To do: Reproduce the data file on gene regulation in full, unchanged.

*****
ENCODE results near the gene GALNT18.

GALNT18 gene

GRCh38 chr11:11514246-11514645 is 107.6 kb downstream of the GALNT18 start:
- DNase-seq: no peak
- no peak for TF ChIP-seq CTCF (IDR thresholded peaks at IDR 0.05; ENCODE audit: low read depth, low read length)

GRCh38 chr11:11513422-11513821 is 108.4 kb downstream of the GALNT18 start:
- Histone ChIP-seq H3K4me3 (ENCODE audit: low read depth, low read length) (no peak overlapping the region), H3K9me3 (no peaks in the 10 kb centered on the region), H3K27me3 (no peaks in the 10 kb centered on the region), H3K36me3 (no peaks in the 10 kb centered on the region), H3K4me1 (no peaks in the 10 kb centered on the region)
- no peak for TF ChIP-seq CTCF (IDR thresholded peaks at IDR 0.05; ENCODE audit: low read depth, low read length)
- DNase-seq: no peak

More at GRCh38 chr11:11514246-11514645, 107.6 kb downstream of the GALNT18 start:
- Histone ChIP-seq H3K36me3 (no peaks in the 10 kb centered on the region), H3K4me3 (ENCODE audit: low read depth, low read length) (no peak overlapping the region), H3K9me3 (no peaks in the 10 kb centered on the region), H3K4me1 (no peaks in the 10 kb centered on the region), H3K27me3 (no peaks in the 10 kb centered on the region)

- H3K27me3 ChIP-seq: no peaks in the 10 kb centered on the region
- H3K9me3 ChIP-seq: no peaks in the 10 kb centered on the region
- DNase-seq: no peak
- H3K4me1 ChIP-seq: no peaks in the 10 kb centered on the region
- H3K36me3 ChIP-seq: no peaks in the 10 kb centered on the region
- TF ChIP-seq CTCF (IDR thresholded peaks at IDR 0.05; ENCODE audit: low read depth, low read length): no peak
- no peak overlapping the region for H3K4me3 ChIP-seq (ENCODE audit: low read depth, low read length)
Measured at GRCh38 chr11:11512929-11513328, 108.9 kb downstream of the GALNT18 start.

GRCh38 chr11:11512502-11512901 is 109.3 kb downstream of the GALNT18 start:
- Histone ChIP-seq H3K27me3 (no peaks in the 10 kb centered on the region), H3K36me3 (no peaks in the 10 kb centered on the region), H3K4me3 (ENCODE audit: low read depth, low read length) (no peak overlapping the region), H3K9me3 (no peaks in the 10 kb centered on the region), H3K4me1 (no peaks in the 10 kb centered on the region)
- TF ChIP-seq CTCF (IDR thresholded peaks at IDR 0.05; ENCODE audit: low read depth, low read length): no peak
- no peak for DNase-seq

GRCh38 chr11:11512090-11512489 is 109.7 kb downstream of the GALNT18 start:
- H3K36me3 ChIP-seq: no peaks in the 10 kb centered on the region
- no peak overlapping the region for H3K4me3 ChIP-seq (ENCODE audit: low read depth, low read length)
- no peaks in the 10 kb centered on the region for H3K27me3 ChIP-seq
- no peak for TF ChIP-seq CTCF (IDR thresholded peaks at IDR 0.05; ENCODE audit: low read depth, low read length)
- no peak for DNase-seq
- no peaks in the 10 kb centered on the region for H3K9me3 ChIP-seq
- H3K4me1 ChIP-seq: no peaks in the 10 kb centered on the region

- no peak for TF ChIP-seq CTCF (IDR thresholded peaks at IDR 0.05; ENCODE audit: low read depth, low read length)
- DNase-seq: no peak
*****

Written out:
ENCODE results near the gene GALNT18.

GALNT18 gene

GRCh38 chr11:11514246-11514645 is 107.6 kb downstream of the GALNT18 start:
- DNase-seq: no peak
- no peak for TF ChIP-seq CTCF (IDR thresholded peaks at IDR 0.05; ENCODE audit: low read depth, low read length)

GRCh38 chr11:11513422-11513821 is 108.4 kb downstream of the GALNT18 start:
- Histone ChIP-seq H3K4me3 (ENCODE audit: low read depth, low read length) (no peak overlapping the region), H3K9me3 (no peaks in the 10 kb centered on the region), H3K27me3 (no peaks in the 10 kb centered on the region), H3K36me3 (no peaks in the 10 kb centered on the region), H3K4me1 (no peaks in the 10 kb centered on the region)
- no peak for TF ChIP-seq CTCF (IDR thresholded peaks at IDR 0.05; ENCODE audit: low read depth, low read length)
- DNase-seq: no peak

More at GRCh38 chr11:11514246-11514645, 107.6 kb downstream of the GALNT18 start:
- Histone ChIP-seq H3K36me3 (no peaks in the 10 kb centered on the region), H3K4me3 (ENCODE audit: low read depth, low read length) (no peak overlapping the region), H3K9me3 (no peaks in the 10 kb centered on the region), H3K4me1 (no peaks in the 10 kb centered on the region), H3K27me3 (no peaks in the 10 kb centered on the region)

- H3K27me3 ChIP-seq: no peaks in the 10 kb centered on the region
- H3K9me3 ChIP-seq: no peaks in the 10 kb centered on the region
- DNase-seq: no peak
- H3K4me1 ChIP-seq: no peaks in the 10 kb centered on the region
- H3K36me3 ChIP-seq: no peaks in the 10 kb centered on the region
- TF ChIP-seq CTCF (IDR thresholded peaks at IDR 0.05; ENCODE audit: low read depth, low read length): no peak
- no peak overlapping the region for H3K4me3 ChIP-seq (ENCODE audit: low read depth, low read length)
Measured at GRCh38 chr11:11512929-11513328, 108.9 kb downstream of the GALNT18 start.

GRCh38 chr11:11512502-11512901 is 109.3 kb downstream of the GALNT18 start:
- Histone ChIP-seq H3K27me3 (no peaks in the 10 kb centered on the region), H3K36me3 (no peaks in the 10 kb centered on the region), H3K4me3 (ENCODE audit: low read depth, low read length) (no peak overlapping the region), H3K9me3 (no peaks in the 10 kb centered on the region), H3K4me1 (no peaks in the 10 kb centered on the region)
- TF ChIP-seq CTCF (IDR thresholded peaks at IDR 0.05; ENCODE audit: low read depth, low read length): no peak
- no peak for DNase-seq

GRCh38 chr11:11512090-11512489 is 109.7 kb downstream of the GALNT18 start:
- H3K36me3 ChIP-seq: no peaks in the 10 kb centered on the region
- no peak overlapping the region for H3K4me3 ChIP-seq (ENCODE audit: low read depth, low read length)
- no peaks in the 10 kb centered on the region for H3K27me3 ChIP-seq
- no peak for TF ChIP-seq CTCF (IDR thresholded peaks at IDR 0.05; ENCODE audit: low read depth, low read length)
- no peak for DNase-seq
- no peaks in the 10 kb centered on the region for H3K9me3 ChIP-seq
- H3K4me1 ChIP-seq: no peaks in the 10 kb centered on the region

- no peak for TF ChIP-seq CTCF (IDR thresholded peaks at IDR 0.05; ENCODE audit: low read depth, low read length)
- DNase-seq: no peak